The Peter Dunne leaking saga was mind-boggling. It also provided disturbing insights into the relationship between politicians and the media. Winston Peters bagged his man. After the initial shock, not a few of the mainstream media succumbed to a form of collective angst which has seen Dunne segue from deranged to not much short of heroic. We are now persuaded that what we really saw was a sensible and decent man gunned down for doing the right thing.
Some may not agree: Dunne jumped ship from Labour because it wasn’t far enough to the right. That begs the question of why he was there in the first place. He earned the wrath of fairly fundamentalist Christians who joined up with him in United Future.
If he was doing the public a service by leaking the Kitteridge report a week before it was due to be made public, it wasn’t much of a one. We have learned or been reminded of the symbiotic relationship between the media and leaking MPs. The latter proliferate in all parties. Journalists need stories. If this seems a little perverse it probably is. Leaks may not be evenhanded. They are probably given to preferred journalists who may have their own political agenda. But we were again persuaded to view this cosy set-up through rose-tinted spectacles.
We should be asking ourselves if the quasi-heroic portrait of Dunne is a response to alarm at the prospect of Peters as kingmaker again? NZ First was sidelined by most polls and the media before the last election. The party’s success rubbished the prognostications, made the media look biased and not a little stupid and in some instances really sour. Not all of us were thrilled to see Dunne, the Maori Party and John Banks throw their hand in with National. If Peters is kingmaker again my bet is he would likely to be an irritating one.
Democracy is like that.
The real worry for our ‘democracy’ is the substantial decline in the number of those voting and and how we remedy that. I don’t think the disenchanted worry about the manoevering of minor parties. They are disenchanted with what all are the parties have on offer, which is a pretty bleak future for all too many of them. The mainstream media doesn’t seem to be too worried about doing some digging on this.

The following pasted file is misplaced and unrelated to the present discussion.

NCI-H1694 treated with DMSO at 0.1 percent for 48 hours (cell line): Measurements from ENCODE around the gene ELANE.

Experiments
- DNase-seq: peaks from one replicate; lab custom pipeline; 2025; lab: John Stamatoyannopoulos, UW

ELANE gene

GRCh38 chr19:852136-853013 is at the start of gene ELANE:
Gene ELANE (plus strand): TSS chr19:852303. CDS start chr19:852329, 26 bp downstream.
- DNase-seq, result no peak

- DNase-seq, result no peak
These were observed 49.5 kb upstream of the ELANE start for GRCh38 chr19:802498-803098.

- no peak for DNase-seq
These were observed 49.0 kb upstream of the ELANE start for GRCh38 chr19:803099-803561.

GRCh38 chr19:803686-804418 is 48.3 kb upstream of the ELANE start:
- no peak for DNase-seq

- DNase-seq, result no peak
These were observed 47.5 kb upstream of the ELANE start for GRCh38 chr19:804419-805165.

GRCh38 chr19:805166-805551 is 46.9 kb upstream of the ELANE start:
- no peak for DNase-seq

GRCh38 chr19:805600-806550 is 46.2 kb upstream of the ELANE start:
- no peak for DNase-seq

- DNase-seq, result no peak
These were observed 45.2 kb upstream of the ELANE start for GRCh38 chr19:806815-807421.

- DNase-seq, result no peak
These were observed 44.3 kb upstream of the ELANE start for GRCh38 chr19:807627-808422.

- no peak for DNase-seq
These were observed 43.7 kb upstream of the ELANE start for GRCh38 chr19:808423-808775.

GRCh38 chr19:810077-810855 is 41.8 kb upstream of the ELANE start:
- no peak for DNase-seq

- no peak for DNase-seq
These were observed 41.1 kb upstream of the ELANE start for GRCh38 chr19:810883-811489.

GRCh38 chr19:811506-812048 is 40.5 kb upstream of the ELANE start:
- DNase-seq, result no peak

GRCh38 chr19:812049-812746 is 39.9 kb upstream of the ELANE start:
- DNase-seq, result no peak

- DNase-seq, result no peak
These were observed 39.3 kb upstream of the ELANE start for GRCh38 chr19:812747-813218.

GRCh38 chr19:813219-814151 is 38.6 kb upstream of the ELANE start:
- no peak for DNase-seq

Battle of the Sagas: Dunne Vs. Hager
The “Hager saga” is also a pertinent reminder of how poorly the mainstream media can perform. Nicky Hager is an investigative journalist, and a decent and sensible man. He has defended Dunne’s actions. I don’t know if his support is appreciated. Hager is not loved by either Labour or National. He faced very unpleasant and repeated accusations in mainstream media of stealing the emails he used in his book The Hollow Men to discredit National’s 2005 election campaign. No proof of the theft was supplied. Two police inquiries instigated by the National government found it was highly unlikely the emails were hacked into. Hager’s version can be found at Pundit.
Hager’s accusers, some of whom held or had held media jobs, were not hung out to dry. Our media doesn’t need to be jealous of its patch. Investigative journalism is not in abundant supply.
Leaks: Does the Relationship Between Parties Matter?
The other issue raised by Dunne’s actions was the nature of the relationship between Dunne and Fairfax reporter Andrea Vance. I can’t see how the exact nature of the relationship (a personal one was denied) matters. Leaking can occur anywhere: drinkies, coffee, romantic, honeytrap (if the latter occur) and marital assignments. There is no law preventing politicians from marrying or being romantically involved with members of the press corps, let alone attending their weddings or being good friends. Some of this I do find disturbing and one-off disclosures of a potential conflict of interest aren’t enough to dispel my belief that bias has been a little too prevalent.
Political reporters often end up as ministerial press secretaries, working in public relations, media training, lobbying for corporates, SOEs and the like. Careful career planning may tailor their reporting to the interests of potential employers and the remuneration on offer. Requiring political reporters to wear a large badge proclaiming ‘REMEMBER THE PRESS IS NOT IMPARTIAL’ would be an excellent start.
But we need more than MPs leaking to their media chums to keep us properly informed. The Official Information Act was intended to help redress this situation. There are big delays in obtaining answers which are probably due to under-resourcing. Maybe that is deliberate. We need an effective method of embarrassing ministers who don’t give prompt answers. Whistleblowing needs better protection. At present it seems the best one can do is hope for a good outcome. Huh.
Meanwhile stay tuned to the next chapters in Dunne’s life: how will he vote on the revamped GCSB legislation and will he prove as durable as his arch-enemy Peters? If he quits Parliament he certainly won’t be greatly disadvantaged and should he be appointed to some quango he will possibly be better off. Compare his paltry leak and rosy future with the outlook for Edward Snowden.